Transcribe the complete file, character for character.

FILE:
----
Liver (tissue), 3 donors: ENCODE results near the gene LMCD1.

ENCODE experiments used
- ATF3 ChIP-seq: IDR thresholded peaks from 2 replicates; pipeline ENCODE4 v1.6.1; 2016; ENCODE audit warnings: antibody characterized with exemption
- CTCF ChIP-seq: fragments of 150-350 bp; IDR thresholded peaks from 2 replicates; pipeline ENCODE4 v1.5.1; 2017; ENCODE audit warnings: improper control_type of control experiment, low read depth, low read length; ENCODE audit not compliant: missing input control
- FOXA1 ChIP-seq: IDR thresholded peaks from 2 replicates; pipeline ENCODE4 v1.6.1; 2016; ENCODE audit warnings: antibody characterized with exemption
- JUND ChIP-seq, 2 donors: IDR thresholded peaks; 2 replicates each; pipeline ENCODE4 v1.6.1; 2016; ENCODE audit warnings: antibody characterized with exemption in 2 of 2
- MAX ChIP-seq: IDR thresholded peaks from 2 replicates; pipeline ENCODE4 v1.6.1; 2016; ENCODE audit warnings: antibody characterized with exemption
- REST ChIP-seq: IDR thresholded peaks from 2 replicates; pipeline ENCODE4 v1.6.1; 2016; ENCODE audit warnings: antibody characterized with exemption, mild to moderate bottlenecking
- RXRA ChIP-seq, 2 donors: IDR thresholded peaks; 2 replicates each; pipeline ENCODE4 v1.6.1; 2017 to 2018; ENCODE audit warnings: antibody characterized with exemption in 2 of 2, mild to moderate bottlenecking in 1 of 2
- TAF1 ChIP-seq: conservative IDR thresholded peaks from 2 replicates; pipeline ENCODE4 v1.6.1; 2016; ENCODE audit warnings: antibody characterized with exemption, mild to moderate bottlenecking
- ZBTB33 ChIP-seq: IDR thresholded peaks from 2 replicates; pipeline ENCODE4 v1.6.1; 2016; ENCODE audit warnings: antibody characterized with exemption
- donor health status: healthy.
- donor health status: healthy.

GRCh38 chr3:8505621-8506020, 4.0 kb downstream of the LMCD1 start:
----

Liver (tissue), 3 donors: ENCODE results near the gene LMCD1.

ENCODE experiments used
- ATF3 ChIP-seq: IDR thresholded peaks from 2 replicates; pipeline ENCODE4 v1.6.1; 2016; ENCODE audit warnings: antibody characterized with exemption
- CTCF ChIP-seq: fragments of 150-350 bp; IDR thresholded peaks from 2 replicates; pipeline ENCODE4 v1.5.1; 2017; ENCODE audit warnings: improper control_type of control experiment, low read depth, low read length; ENCODE audit not compliant: missing input control
- FOXA1 ChIP-seq: IDR thresholded peaks from 2 replicates; pipeline ENCODE4 v1.6.1; 2016; ENCODE audit warnings: antibody characterized with exemption
- JUND ChIP-seq, 2 donors: IDR thresholded peaks; 2 replicates each; pipeline ENCODE4 v1.6.1; 2016; ENCODE audit warnings: antibody characterized with exemption in 2 of 2
- MAX ChIP-seq: IDR thresholded peaks from 2 replicates; pipeline ENCODE4 v1.6.1; 2016; ENCODE audit warnings: antibody characterized with exemption
- REST ChIP-seq: IDR thresholded peaks from 2 replicates; pipeline ENCODE4 v1.6.1; 2016; ENCODE audit warnings: antibody characterized with exemption, mild to moderate bottlenecking
- RXRA ChIP-seq, 2 donors: IDR thresholded peaks; 2 replicates each; pipeline ENCODE4 v1.6.1; 2017 to 2018; ENCODE audit warnings: antibody characterized with exemption in 2 of 2, mild to moderate bottlenecking in 1 of 2
- TAF1 ChIP-seq: conservative IDR thresholded peaks from 2 replicates; pipeline ENCODE4 v1.6.1; 2016; ENCODE audit warnings: antibody characterized with exemption, mild to moderate bottlenecking
- ZBTB33 ChIP-seq: IDR thresholded peaks from 2 replicates; pipeline ENCODE4 v1.6.1; 2016; ENCODE audit warnings: antibody characterized with exemption
- donor health status: healthy.
- donor health status: healthy.

GRCh38 chr3:8505621-8506020, 4.0 kb downstream of the LMCD1 start: